About twenty minutes into the exercise, the charge-nurse stepped up and declared she was taking charge of the ER.  The woman, later identified as Marianne, began directing nurses and providing doctors with information on each patient.  Within minutes, the chaos evolved into a deliberate and controlled process. Each patient received the necessary care quickly and efficiently.

Left: From Triage, "injured" patients are brought to Medical Treatment.

The doctor who treated me was professional and very confident.  He reviewed my symptoms card, asked how I felt and explained what he was going to do for me.  This included pain medication, an IV, and nitroglycerin for my heart. Nurses came in and simulated treatment, about ten minutes later.  My doctor returned shortly after that and asked how I felt.  I replied, “How should I feel?” and he said, “With what I prescribed, you should feel much better.”  I said all the chest pain was gone and the doctor said I was moving to pre-op, for observation. 

As a nurse rolled me into the pre-op area, the event concluded and I returned to the waiting area.  Once all of the victims arrived, the bus took us all back to the expo center, and we checked out.  For participating, each volunteer received a t-shirt and a thank you from the staff.  As I walked to my truck, several other people thanked me for helping with the exercise, too.

Looking back at the day, I realized how much planning, organization, and logistical effort went into the exercise.  Not only were agencies from the three counties represented, there were people from Homeland Security, FEMA, City of Austin, City of Round Rock, several sheriff and police departments and at least three military units.  On top of that, volunteer organizations like TEXSAR, CERT, Citizens on Patrol, etc. turned out to help with setup and teardown, operation of the various check-in/check-out stations and a myriad of other jobs.  I am sure I missed a few, but suffice it to say, this was a huge operation.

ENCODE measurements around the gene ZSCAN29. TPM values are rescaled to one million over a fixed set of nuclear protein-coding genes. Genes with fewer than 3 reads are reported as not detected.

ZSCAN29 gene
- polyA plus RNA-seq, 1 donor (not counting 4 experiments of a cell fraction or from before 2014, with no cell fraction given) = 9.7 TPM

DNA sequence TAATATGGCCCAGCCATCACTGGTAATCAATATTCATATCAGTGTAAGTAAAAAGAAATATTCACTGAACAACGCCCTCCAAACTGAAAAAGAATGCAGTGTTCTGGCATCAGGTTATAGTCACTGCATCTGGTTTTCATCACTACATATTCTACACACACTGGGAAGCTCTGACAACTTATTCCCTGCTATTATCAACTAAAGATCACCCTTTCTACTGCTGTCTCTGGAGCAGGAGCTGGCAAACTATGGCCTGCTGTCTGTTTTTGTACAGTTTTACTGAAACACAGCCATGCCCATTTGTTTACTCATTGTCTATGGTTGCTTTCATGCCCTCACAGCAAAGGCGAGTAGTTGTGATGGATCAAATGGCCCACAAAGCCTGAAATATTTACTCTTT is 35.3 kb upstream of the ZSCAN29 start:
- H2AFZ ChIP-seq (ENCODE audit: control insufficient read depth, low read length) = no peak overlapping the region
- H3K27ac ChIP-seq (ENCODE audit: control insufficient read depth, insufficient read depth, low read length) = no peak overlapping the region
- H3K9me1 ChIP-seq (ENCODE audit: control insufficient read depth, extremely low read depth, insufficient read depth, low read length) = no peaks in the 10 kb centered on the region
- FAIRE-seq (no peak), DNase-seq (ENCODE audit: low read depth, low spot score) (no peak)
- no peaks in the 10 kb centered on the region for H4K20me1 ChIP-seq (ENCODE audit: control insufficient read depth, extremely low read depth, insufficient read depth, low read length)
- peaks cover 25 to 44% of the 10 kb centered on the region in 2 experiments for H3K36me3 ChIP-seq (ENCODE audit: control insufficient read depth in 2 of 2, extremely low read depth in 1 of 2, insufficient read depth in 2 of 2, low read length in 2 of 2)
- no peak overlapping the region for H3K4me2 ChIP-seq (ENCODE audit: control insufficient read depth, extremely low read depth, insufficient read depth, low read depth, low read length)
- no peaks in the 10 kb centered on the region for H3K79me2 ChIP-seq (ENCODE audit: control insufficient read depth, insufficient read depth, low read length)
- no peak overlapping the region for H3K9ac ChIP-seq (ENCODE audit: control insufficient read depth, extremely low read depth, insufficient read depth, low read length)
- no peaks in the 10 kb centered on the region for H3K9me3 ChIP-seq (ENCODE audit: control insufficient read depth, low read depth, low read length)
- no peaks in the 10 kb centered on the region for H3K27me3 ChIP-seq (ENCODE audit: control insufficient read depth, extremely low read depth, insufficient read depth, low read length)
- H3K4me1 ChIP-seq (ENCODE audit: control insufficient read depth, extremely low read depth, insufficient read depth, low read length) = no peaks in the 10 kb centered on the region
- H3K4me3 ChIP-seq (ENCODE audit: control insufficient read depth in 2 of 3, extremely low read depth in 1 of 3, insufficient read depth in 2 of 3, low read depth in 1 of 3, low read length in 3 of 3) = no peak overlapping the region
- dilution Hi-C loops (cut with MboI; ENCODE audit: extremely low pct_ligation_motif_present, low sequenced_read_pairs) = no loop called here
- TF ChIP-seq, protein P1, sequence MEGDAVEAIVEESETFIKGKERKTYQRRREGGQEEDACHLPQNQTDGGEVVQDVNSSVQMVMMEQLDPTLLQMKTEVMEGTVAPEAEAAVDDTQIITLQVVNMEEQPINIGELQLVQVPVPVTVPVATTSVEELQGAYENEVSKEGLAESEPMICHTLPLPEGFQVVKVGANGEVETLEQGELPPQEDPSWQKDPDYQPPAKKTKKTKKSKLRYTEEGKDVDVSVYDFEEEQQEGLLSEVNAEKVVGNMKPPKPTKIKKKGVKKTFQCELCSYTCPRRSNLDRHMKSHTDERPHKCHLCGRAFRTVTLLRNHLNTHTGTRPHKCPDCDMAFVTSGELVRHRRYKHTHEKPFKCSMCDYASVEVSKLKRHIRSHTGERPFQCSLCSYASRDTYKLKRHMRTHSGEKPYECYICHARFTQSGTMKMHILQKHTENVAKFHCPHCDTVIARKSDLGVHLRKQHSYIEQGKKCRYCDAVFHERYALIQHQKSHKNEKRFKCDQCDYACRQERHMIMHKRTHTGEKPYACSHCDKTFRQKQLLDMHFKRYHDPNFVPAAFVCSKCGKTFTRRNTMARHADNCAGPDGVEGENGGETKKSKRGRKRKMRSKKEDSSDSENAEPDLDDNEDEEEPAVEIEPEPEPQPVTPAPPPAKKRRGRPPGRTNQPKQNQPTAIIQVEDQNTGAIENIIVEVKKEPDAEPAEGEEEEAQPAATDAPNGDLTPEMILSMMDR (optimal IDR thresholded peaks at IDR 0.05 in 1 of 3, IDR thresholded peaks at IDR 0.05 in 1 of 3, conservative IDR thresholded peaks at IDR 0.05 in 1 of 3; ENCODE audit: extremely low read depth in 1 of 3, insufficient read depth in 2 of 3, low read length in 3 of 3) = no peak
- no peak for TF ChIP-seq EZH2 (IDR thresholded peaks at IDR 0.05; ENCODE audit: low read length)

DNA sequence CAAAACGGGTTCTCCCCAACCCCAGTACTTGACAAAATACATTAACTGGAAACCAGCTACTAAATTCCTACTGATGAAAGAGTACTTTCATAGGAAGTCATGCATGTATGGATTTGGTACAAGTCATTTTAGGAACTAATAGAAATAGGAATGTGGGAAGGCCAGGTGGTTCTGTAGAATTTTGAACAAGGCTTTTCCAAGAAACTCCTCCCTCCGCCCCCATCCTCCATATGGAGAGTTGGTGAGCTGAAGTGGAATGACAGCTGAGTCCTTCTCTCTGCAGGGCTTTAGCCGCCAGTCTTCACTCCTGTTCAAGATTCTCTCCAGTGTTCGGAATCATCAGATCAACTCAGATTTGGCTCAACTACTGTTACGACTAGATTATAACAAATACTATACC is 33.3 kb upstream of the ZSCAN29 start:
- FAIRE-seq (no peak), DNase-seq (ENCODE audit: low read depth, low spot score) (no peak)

While I was not able to observe all aspects of the exercise, the portions I was directly involved with went very smoothly.  From my first contact with a SWAT officer, who kept me in the containment area, to the hospital staff in Kyle, everyone was professional and knowledgeable. At no time, did I doubt what I was being told or how I was treated.  My “wounds” were handled with appropriate urgency and the result was my survival.  That is particularly important to me!

Fire/Rescue crews prepare triage stretchers for the wounded.

From an overall perspective, I think the training and experience received by all agencies and personnel was outstanding.  The cooperation and interoperability of all responders was superb. I saw no arguing, no confusion, and best of all, no injuries during the exercise.  Couple this with the hands-on experience provided for all responders and there is no doubt in my mind this was an overwhelming success.  I look forward to participating next year.

Tony L. Ellis is a US Navy veteran who served aboard submarines and with the Department of Defense Police.  Currently working for Dell Inc., Tony is pursuing a PhD at Texas A&M University and focusing his research in Disaster Resilience in Rural Communities.

Photos courtesy of TEXSAR